Sunday, August 1, 2010

Appraising the Performance Appraisal

Managed well, the performance appraisal can be a highly motivational event, reviewing performance and setting objectives for the period ahead, within a climate of mutual respect and active two-way communication – handled poorly it can be a very de-motivational event, sapping the energy and innovation out of the employee and negatively impacting the corporate culture and organisational performance. Unfortunately, even within the 21st century many highly effective human resource business principles still don’t get the attention they deserve and amongst them is the performance appraisal. Beatrice van der Heijden (2004), states that, “as performance evaluation systems are among the most important and applied human resource components of an organization, it is essential to investigate their qualities critically”, (p.493).

Organisations often forget that the performance appraisal links directly to; their corporate strategy and organisational performance; the development of the human resource at all levels within the organisation (including the link to succession planning); and has a direct impact on motivation and the corporate culture; and “it is important to differentiate between the application as a decision-making instrument and the application as a developmental tool. In the latter case the aim is to provide constructive feedback in a climate in which one's growth is fostered and there is room for improving one's weaknesses without immediate negative consequences”, (van der Hiejden, 2004, p.494).

A well developed appraisal system will always include a self-appraisal element, allowing employees to appraise themselves prior to the formal appraisal interview. This has been proved to be an extremely powerful approach to appraising performance and as Gary Roberts (2003) states “self-appraisals provide employees with the opportunity to systematically assess their performance. Studies indicate that self-appraisal increases employee participation and readiness for the appraisal interview, enhances overall satisfaction, increases perceived appraisal fairness and can reduce defensive behaviour if used for development purposes”, (p. 91).

Some basic guidelines for an effective performance appraisal include;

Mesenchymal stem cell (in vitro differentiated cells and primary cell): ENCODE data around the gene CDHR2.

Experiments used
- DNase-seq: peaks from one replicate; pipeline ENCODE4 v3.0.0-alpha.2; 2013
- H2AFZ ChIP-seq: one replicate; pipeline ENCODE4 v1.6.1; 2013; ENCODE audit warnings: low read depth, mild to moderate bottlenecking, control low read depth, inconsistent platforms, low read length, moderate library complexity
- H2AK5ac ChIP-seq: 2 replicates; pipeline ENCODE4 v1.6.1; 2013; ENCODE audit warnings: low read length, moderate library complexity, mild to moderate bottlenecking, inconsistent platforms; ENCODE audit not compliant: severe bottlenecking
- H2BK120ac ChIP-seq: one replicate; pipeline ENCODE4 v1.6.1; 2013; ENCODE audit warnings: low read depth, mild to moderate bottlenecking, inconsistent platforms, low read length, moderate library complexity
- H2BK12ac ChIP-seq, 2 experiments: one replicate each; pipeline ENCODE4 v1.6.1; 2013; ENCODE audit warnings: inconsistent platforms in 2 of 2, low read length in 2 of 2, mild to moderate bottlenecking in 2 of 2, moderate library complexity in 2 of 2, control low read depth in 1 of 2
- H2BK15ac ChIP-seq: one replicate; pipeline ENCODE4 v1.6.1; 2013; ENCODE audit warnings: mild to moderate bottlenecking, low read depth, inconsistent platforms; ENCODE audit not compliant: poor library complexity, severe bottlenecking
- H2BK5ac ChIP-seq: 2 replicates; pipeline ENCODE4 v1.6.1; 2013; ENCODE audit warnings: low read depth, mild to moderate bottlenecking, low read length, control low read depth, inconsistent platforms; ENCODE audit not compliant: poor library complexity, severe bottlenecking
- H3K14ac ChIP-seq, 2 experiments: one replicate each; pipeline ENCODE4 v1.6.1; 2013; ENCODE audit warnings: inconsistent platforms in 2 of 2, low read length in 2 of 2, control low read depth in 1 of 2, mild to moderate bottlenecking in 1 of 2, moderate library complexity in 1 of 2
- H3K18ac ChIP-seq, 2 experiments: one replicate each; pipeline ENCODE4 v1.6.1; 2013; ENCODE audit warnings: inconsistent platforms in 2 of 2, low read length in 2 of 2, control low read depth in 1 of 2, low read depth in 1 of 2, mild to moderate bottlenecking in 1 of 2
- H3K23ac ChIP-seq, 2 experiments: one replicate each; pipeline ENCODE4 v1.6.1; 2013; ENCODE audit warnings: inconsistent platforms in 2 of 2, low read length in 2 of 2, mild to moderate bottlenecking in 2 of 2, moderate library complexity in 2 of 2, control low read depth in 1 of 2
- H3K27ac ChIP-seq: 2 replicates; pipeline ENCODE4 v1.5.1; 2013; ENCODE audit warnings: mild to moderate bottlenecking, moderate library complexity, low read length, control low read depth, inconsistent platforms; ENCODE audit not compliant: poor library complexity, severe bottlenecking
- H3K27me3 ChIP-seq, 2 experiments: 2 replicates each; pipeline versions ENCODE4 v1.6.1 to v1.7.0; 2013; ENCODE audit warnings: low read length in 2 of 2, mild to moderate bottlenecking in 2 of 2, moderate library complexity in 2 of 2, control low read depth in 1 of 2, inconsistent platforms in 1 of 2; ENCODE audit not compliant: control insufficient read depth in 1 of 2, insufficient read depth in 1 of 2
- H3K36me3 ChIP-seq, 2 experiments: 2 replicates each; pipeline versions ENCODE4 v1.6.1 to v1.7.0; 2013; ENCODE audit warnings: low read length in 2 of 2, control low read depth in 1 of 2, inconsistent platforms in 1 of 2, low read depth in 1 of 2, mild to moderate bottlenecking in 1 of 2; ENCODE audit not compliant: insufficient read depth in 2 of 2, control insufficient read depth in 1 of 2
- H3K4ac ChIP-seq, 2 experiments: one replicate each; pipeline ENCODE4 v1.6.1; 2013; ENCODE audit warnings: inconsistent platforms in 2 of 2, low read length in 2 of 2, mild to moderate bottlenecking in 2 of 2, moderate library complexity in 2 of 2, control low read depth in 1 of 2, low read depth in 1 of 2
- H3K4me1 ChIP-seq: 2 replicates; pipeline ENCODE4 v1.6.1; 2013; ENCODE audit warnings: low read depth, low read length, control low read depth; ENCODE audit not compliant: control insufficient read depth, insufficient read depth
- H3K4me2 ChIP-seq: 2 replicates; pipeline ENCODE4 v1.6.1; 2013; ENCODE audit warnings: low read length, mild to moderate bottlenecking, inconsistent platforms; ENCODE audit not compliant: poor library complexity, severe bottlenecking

1) The performance appraisal should focus on agreed objectives for the period being assessed;

2) These objectives link to the strategic objectives of the organisation; and are defined through the employees accountabilities and key performance indicators;

3) Performance appraisals are most effective when there is a process of self-evaluation where; the employee appraises their own performance against their objectives; recommend the objectives to be appraised for the next assessment period; and identify what specific training and development they need to improve their performance for the period ahead;

4) Those conducting appraisals are ‘thoroughly’ trained in the appraisal system and appraisal skills (too many people are allowed to conduct appraisals without understanding the principles and skills required to conduct them fairly);

5) The appraisal system supports training and development; and the succession planning process;

6) Developed and implemented correctly the performance appraisal is a powerful tool for the development of the human resource, at all levels, and through linking performance, to objectives, to the corporate strategy, has a directly impact on the organisations future growth.

The performance appraisal is not a substitute for regular employee feedback and is a formal, well planned, periodic review; where there should be no surprises in respect of performance feedback. Issues around performance (from excellent to poor) must be recognised, managed and communicated to the person when it happens (and not months later).

So, it might be worth spending some time reviewing your current appraisal system and the skills of those involved; to identify areas where you can improve the process and in doing so improve the development and motivation of your human resource; and the performance and growth of your organisation.


Roberts, G. E. (2003). Employee Performance Appraisal System Participation: A Technique that Works. Public Personnel Management, Vol. 32, Issue 1, p.89-98.

van der Heijden, B. (2004). The value of subjectivity: problems and prospects for 360-degree appraisal systems. International Journal of Human Resource Management, Vol. 15, Issue 3, p.493-511

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